Goto - UNIX v6 Manual Questions

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# 1  
Old 12-24-2014
Questions regarding command manual

Hey Smilie I am trying to understand the command goto.
I have some questions regarding the goto manual.

Goto is allowed only when the Shell is taking commands from a file.
What does the underlined part mean?
I'm not allowed to type goto in the shell? But if goto is written into a file everything is okay?

The file is searched from the beginning for a line beginning with `:' followed by one or more spaces followed by the label.
So if a part of my file looks like this
goto end

Then he would look for a part like this
: end

But I have seen some scripts and I think they were from Unix v6, it looked everytime like this

So what is now the right order?

If such a line is found, the goto command returns. Since the read pointer in the command file points to the line after the label, the effect is to cause the Shell to transfer to the labelled line.
Is it legal to write any other command in the line with the ":"?
For example
:end echo "Hello"

end: echo "Hello"

I'm not expecting that one person answers all 3 questions, you can pick the one you like.

Thank you for your help
and Merry Christmas Smilie

Ps. I mean this manual:

Last edited by orbit; 01-05-2015 at 03:18 PM..
# 2  
Old 12-24-2014
This seems to me is referring to the historical Thompson shell (Its successor Bourne Shell in UNIX v7 did not have a goto...)

I think it means that you cannot use gotos if you use the shell interactively.
V6 Thompson Shell Port - Manuals - GOTO(1)

Presumably because there is a separate, external goto command that needs to go look for the goto label, once invoked

I would think that if the manual is explicit like that, only : end would be allowed (: being the first character on the line) with any number of spaces. The other label is maybe from another script, perhaps sed ?
See also :
V6 Thompson Shell Port - Manuals - GOTO(1)

If such a line is found, goto repositions the command-file offset to the line after the label and exits
V6 Thompson Shell Port - Manuals - GOTO(1)

So it does seem that no commands will be processed on the line with the label.

Last edited by Scrutinizer; 12-24-2014 at 12:09 PM..
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# 3  
Old 12-24-2014
The Thompson goto command was bizarre because it was not a shell built-in. It was actually an external command. Decisions like this were made to get the thing to run in a 16 bit machine.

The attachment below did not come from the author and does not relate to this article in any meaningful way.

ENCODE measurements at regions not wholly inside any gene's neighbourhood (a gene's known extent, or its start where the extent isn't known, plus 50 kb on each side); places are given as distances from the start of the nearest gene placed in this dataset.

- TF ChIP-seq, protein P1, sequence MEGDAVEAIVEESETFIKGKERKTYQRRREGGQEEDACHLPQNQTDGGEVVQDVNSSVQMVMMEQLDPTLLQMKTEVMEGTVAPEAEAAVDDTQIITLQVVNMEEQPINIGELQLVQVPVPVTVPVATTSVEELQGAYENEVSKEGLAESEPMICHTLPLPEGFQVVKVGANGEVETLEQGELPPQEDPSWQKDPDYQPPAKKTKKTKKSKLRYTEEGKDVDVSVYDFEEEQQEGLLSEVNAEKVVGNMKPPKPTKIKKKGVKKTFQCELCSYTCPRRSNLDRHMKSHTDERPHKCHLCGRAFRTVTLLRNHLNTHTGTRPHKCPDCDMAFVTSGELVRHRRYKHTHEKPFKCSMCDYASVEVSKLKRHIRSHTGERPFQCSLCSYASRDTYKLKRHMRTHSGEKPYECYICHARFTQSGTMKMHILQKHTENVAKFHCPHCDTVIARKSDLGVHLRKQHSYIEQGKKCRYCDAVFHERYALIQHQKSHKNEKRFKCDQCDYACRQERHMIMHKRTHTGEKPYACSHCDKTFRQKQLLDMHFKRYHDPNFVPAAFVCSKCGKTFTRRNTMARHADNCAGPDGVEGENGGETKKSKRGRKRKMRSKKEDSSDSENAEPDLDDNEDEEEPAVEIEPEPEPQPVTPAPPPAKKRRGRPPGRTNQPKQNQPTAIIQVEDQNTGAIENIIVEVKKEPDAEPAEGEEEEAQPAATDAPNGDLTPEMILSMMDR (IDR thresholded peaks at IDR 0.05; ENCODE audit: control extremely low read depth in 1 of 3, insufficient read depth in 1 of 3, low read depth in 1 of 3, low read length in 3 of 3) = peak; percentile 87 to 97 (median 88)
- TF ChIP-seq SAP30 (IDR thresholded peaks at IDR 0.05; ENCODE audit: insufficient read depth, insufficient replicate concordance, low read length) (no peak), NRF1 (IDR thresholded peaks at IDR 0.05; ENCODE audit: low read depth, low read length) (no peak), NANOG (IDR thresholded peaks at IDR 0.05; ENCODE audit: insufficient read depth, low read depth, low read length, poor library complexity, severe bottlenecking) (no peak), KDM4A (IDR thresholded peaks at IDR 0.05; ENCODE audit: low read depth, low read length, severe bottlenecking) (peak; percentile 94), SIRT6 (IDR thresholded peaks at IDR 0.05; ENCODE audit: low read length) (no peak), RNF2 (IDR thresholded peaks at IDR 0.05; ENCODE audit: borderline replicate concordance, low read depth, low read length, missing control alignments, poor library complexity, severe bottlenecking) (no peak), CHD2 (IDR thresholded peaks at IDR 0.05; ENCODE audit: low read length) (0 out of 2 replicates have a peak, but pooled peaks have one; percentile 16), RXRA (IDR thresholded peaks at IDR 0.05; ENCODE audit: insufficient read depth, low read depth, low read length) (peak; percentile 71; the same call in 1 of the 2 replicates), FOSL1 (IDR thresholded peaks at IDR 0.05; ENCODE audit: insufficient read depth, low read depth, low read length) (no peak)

First of all the label concept was piggy-backed onto the colon command. It is a command that does nothing. It still exists today in bash and ksh. I hope you have heard of it. You can give the colon command arguments which the shell "processes" but the command itself ignores. This was used to make the colon command a form of comment. The leading number-sign comment had not yet appeared. A comment like this:
: we should not do stuff like > /etc/passwd

was harmful because the shell would try to send the colon command's output to /etc/passwd. You had to be sure that your comments had no side effects. You could put the : command anywhere you want. The shell would know it should do nothing.

But a colon command used as label had additional restrictions becuase it had to be processed by /bin/goto. There were various versions of /bin/goto. Your label had to match whatever rules your version of /bin/goto had. The goto command used some magic to reposition the shell's input file. This means the input file has to be seekable. A file on paper tape is an example of a non-seekable file. A file on a deck of cards is another example.

The alternate syntax you have a seen "label:" is what csh uses.

Warning: I don't use goto's so maybe some of this is wrong.
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# 4  
Old 12-25-2014
Thank you both for your great answers Smilie

I have still some questions.

I think it means that you cannot use gotos if you use the shell interactively.
What does "interactively" mean? How do you use the shell interactively?

What is a label? Is it a string with or without spaces? Is "the end" also a label?
And I could use:
: the end

Is there a man page for colon command ( : )? I tried man colon, but nothing..

Why would it make a difference if goto was a shell built-in?
# 5  
Old 12-25-2014
You can find a man page for : in the Man Pages section on this forum here: colon(1P)
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# 6  
Old 12-26-2014
@1: By typing commands on the command line and executing them by using "enter".
@2: The man pages does not seem to specify whether or not spaces can be used, but I would just control the urge to use them.
@3: Note that it is piggy-backed on the colon command. If the shell arrives on that line, other than through a goto, the colon command gets executed and nothing happens. When you get to that line through the goto command, the colon acts as a label, and the actual colon command does not get executed..
This User Gave Thanks to Scrutinizer For This Post:
# 7  
Old 12-26-2014
@4: If goto was a built-in in the shell, the shell might be able to find the labels in the script it was executing (and would be able to handle goto in an interactive shell) instead of needing to find and read the file containing the script.
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